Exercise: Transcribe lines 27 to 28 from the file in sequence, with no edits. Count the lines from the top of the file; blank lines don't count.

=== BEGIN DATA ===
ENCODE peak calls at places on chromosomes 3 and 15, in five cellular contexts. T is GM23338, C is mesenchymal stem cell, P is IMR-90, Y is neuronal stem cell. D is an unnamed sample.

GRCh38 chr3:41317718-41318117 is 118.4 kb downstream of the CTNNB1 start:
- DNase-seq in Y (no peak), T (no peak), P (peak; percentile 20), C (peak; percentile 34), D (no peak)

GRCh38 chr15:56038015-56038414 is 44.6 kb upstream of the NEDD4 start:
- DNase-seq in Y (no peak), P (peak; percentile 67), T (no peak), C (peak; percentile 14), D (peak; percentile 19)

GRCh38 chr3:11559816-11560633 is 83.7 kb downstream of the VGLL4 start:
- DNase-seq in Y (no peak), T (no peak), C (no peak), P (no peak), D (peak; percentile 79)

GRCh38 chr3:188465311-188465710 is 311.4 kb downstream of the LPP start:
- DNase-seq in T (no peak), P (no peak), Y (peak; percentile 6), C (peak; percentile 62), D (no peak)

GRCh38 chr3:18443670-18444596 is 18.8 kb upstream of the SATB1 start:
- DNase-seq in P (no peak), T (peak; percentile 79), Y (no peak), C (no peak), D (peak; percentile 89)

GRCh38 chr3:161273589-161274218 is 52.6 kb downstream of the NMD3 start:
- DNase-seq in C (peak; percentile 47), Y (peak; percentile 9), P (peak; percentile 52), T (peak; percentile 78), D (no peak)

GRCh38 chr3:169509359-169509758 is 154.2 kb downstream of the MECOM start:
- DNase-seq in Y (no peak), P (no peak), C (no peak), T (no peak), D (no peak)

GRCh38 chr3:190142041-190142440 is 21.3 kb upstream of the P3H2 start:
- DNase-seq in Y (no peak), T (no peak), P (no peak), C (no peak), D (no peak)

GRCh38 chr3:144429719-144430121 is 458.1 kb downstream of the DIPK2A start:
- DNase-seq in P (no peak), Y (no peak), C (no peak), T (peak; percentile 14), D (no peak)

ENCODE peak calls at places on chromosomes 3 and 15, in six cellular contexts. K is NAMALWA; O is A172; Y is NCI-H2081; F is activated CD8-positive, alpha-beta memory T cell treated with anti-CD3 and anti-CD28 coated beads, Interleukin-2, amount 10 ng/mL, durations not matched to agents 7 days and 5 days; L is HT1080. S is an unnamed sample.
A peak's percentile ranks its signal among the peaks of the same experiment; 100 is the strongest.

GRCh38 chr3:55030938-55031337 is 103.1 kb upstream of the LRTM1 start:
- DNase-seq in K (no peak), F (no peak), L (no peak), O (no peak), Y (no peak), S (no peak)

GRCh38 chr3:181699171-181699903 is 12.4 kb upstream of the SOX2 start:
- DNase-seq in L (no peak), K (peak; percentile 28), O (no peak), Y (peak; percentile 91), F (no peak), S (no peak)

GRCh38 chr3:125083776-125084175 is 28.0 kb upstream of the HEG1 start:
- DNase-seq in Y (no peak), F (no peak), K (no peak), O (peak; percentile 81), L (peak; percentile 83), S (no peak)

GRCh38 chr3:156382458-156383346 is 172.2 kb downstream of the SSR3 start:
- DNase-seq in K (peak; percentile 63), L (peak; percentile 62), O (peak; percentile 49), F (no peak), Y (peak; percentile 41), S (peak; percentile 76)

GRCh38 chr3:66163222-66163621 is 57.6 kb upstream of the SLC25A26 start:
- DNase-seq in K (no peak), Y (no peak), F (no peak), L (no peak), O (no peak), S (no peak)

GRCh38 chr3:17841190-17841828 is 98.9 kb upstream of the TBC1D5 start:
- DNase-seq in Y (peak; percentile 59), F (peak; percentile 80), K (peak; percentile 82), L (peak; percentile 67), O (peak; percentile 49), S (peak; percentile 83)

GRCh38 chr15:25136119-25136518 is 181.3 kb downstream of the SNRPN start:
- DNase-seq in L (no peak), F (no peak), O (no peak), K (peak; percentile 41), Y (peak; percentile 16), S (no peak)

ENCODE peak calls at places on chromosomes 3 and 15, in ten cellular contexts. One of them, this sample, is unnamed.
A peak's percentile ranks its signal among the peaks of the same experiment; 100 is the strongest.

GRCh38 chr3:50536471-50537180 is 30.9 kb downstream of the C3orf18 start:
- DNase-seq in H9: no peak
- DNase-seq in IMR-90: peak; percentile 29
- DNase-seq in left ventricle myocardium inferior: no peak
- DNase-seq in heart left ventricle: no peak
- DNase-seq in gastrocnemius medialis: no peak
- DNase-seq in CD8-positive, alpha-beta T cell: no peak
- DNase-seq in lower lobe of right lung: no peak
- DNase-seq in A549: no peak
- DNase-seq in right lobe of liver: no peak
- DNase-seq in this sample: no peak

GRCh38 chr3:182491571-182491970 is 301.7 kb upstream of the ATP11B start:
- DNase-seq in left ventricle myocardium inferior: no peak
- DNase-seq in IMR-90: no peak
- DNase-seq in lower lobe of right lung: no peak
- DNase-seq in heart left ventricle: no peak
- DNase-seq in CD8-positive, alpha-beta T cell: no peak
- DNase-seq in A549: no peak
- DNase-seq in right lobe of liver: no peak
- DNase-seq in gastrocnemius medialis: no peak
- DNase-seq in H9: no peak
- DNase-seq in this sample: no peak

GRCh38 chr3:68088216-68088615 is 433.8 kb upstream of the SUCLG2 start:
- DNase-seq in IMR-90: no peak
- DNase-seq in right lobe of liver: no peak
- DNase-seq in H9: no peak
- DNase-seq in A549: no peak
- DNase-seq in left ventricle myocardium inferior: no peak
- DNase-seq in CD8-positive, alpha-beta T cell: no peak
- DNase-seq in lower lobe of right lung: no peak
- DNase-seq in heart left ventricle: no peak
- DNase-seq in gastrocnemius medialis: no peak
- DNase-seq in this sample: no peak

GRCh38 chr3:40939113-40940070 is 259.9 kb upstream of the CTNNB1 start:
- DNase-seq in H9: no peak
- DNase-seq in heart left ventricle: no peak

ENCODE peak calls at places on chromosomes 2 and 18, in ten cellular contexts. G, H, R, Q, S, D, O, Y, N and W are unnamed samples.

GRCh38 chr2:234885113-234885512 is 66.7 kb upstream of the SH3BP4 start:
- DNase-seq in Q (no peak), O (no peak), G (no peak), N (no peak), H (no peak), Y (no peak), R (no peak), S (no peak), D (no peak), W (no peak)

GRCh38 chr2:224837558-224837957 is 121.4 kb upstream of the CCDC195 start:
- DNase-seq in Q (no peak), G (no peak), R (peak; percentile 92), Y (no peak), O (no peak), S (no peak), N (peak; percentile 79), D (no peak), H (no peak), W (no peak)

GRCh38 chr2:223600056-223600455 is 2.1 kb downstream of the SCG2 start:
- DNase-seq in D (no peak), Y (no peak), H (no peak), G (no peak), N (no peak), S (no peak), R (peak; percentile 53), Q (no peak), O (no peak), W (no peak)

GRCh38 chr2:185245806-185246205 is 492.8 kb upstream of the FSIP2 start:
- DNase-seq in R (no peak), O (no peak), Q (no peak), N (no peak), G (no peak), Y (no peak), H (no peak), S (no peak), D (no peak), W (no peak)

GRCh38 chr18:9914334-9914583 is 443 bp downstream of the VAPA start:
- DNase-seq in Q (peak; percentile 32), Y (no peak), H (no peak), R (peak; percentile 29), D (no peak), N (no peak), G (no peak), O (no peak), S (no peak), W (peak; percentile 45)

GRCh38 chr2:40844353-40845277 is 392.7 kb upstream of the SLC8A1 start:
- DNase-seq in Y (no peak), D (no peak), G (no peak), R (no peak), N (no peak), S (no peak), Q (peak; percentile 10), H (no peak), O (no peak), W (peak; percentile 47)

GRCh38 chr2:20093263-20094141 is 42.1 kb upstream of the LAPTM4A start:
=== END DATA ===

- DNase-seq in Y (no peak), F (no peak), K (no peak), O (peak; percentile 81), L (peak; percentile 83), S (no peak)

GRCh38 chr3:156382458-156383346 is 172.2 kb downstream of the SSR3 start: